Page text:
The way we suggested going about this was to:

  1. Do a query for Active Patrons with a Last Served Date between 1/1/2019 - today, and an NSCutoff of 20 (or your library's usual cap).
  2. Once you're in the Query Set you can then use the Batch Update Patron Profile function to change the NSCutoff for the selected query set to your new max number of books.
  3. Don't forget that you have a library-wide maximum as well as the individual patrons' NSCutoff. If you need assistance adjusting yours, just let us know what the new hard cutoff should be.

See below for a document with information about the Batch Update Patron Profile tool. Also, note that this tool is only available in 7.7; for 7.6, you will need to contact us for bulk changes.

Raise Max Titles on Cart

If you are operating in a Duplication on Demand service model, you can increase the "Max Titles on Cart" value to globally increase the number of titles you are having KLAS put on a cartridge.

  1. Do a query for Active Patrons with a Delivery Method of Duplication.
  2. Once you're in the Query Set, use the Batch Update Patron Profile function to change the Max Titles on Cart for the DB Medium.  Leave all other fields blank to keep their current values!

Here's a Quick Tip document on how to use "Batch Update Patron Profile".

Finally, don't forget to check out the Off-Topic section of the forums to "meet" our Work-From-Home coworkers (formerly known as pets) if you need a little stress-relief.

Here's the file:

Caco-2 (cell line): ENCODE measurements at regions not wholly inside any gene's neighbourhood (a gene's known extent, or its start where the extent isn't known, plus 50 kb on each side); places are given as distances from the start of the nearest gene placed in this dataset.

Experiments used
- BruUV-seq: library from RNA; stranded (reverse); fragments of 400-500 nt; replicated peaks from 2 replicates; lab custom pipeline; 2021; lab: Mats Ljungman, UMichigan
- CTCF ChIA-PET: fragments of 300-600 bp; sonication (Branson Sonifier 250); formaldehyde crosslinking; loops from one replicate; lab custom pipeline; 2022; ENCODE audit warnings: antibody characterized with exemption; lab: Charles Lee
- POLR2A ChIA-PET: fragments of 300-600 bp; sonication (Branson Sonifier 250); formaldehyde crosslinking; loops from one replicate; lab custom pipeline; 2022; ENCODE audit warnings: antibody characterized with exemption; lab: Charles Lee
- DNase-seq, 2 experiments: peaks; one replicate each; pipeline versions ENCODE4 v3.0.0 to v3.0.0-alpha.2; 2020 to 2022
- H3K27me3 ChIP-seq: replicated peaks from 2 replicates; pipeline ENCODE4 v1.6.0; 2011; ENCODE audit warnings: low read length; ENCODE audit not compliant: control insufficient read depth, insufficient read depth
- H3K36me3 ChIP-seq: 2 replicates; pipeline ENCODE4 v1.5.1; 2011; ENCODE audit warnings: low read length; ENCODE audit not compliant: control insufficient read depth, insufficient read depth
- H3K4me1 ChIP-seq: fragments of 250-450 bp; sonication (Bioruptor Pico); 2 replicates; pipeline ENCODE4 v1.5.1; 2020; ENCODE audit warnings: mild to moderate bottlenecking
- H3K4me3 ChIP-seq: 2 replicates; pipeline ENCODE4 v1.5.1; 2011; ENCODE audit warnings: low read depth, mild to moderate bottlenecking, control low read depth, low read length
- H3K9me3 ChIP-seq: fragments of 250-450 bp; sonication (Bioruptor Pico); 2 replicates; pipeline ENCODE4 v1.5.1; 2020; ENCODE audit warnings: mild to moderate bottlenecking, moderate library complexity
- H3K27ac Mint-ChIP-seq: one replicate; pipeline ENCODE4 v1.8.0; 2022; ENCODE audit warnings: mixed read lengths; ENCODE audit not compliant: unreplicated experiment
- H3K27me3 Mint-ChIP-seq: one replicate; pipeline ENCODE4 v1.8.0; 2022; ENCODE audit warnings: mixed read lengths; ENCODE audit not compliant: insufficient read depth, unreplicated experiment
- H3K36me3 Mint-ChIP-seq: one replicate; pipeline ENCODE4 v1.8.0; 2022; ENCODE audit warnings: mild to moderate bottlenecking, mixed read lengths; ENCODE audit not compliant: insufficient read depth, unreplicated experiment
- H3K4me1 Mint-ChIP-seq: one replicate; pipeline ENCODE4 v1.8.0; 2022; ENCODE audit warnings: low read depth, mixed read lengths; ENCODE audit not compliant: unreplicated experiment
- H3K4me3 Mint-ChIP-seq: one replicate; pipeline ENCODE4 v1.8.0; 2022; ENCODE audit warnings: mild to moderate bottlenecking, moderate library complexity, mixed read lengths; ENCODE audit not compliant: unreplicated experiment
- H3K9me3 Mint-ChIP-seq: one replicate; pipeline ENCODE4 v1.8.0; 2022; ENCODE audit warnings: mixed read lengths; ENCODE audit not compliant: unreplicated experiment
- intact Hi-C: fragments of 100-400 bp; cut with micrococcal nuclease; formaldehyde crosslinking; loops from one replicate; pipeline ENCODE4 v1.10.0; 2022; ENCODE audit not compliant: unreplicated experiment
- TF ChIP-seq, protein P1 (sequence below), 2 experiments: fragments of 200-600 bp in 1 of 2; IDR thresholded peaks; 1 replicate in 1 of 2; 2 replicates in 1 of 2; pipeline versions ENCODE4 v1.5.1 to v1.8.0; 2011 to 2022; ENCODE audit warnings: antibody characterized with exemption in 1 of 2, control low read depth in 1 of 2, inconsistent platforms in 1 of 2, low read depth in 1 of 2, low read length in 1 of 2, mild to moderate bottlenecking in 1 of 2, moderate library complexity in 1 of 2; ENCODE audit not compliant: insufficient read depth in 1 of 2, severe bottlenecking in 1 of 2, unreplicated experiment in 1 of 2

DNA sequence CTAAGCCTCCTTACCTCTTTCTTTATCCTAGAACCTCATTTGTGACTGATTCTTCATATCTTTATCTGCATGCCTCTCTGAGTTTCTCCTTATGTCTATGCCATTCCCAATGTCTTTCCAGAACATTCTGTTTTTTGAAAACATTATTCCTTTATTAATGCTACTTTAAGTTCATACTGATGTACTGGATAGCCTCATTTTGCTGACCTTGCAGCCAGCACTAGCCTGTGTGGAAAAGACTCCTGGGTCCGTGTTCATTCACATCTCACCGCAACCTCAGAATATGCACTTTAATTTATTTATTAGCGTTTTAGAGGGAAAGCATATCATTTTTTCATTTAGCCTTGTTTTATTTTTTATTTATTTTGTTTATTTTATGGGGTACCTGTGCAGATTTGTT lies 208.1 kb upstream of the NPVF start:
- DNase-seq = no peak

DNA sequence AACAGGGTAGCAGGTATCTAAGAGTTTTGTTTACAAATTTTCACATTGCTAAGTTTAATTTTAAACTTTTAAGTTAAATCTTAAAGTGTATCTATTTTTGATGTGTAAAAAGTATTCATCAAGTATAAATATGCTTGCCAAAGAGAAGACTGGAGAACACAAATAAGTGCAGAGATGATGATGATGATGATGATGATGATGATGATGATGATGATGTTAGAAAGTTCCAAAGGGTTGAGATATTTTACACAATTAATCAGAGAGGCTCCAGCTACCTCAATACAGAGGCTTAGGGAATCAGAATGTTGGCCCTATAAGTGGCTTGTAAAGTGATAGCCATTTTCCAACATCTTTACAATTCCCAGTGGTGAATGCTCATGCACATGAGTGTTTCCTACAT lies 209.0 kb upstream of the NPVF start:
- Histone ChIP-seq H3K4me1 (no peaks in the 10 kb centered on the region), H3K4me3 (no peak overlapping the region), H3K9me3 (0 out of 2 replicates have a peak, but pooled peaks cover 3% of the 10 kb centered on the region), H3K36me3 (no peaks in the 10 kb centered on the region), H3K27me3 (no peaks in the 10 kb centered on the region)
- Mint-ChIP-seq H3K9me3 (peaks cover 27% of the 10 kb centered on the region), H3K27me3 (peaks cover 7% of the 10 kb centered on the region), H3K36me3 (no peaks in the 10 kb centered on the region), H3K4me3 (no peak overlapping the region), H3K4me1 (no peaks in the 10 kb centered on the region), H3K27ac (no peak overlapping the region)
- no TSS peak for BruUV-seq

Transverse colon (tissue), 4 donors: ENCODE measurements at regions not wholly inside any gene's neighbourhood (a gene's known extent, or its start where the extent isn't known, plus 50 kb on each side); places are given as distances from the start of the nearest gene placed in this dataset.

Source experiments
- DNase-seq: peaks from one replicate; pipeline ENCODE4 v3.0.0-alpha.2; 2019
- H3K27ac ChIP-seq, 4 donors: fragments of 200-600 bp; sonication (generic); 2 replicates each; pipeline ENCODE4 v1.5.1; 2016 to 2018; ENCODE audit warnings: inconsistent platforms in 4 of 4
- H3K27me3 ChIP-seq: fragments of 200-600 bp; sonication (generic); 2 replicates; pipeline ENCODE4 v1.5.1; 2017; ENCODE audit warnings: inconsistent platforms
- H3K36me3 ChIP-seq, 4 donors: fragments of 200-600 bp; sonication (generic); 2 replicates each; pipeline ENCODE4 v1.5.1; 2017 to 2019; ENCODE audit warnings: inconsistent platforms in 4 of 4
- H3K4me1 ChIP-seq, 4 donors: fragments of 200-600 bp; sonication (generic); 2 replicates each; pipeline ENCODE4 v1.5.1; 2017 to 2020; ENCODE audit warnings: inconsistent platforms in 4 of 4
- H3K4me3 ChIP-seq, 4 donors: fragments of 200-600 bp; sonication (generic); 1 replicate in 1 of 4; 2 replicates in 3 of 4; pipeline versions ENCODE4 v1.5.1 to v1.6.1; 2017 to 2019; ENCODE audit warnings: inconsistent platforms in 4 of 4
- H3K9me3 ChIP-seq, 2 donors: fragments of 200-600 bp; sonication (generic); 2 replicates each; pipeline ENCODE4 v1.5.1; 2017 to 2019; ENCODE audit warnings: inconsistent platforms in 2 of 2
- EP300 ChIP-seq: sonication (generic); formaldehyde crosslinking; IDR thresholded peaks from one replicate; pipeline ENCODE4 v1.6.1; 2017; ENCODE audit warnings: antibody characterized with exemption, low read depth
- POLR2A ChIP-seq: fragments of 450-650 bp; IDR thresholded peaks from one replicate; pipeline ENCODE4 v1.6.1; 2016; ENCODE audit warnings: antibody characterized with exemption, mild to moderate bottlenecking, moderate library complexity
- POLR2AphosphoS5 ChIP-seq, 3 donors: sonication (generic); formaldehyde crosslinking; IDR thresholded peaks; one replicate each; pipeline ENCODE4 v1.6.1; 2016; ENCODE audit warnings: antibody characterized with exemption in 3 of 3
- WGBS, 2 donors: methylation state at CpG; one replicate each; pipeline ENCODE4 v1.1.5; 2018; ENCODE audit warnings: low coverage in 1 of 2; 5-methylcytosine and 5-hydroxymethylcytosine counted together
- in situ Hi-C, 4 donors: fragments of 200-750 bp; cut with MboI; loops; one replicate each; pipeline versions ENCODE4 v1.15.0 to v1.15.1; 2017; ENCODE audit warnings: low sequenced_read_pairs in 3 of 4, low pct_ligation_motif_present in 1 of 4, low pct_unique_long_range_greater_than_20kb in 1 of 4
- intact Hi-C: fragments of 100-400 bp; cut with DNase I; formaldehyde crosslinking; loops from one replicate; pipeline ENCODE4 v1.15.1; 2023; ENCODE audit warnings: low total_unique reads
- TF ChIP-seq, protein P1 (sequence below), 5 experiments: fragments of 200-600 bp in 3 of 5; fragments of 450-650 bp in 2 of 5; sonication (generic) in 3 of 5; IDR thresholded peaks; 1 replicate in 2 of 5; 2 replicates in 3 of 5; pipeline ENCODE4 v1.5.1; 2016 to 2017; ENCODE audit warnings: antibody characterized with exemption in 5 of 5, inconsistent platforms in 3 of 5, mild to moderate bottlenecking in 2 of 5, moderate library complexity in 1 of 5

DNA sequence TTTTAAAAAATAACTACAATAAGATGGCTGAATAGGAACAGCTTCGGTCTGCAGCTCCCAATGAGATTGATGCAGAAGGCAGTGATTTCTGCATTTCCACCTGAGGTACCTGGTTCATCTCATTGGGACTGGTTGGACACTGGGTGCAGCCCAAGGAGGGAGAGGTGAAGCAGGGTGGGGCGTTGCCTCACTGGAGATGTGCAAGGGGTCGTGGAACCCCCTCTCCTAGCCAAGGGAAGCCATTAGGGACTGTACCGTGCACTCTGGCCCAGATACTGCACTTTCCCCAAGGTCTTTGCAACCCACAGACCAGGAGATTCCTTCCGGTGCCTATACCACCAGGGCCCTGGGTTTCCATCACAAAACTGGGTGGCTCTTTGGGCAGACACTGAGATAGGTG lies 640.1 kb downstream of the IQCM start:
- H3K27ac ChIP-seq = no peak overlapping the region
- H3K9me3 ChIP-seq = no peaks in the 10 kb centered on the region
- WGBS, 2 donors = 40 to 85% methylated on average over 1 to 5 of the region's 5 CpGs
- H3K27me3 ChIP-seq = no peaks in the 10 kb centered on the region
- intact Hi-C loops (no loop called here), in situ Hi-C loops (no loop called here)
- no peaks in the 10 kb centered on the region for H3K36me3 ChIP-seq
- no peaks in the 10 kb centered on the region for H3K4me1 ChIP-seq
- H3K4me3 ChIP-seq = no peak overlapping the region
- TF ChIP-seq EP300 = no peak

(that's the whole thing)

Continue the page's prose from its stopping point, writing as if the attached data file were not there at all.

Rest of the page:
Important Coronavirus Info

As efforts to slow the spread of the Coronavirus / COVID-19 ramp up, we wanted to share some info with you all:

1) Keystone Support will still be available

We are prepared to work from home if needed, and currently have no plans to close or restrict hours.

2) Working from home with KLAS

Working from home can't help you keep up with circulation during closures, but letting Reader Advisors (and other staff who do their jobs only or primarily in KLAS) work from home is easy with v7.7.

Because KLAS v7.7 secures your connection with seamless HTTPS instead of a VPN, Keystone-Hosted users can connect from anywhere. So long as your staff have access to home internet, they can take KLAS home with them. It will just work--no VPN or additional set-up required.

If you are still on Keystone-hosted version 7.6, you can connect from home using the instructions we gave after recovering from the SAN failure. No special VPN required, just the correct version of the OpenVPN software. If you need us to re-send instructions, let us know.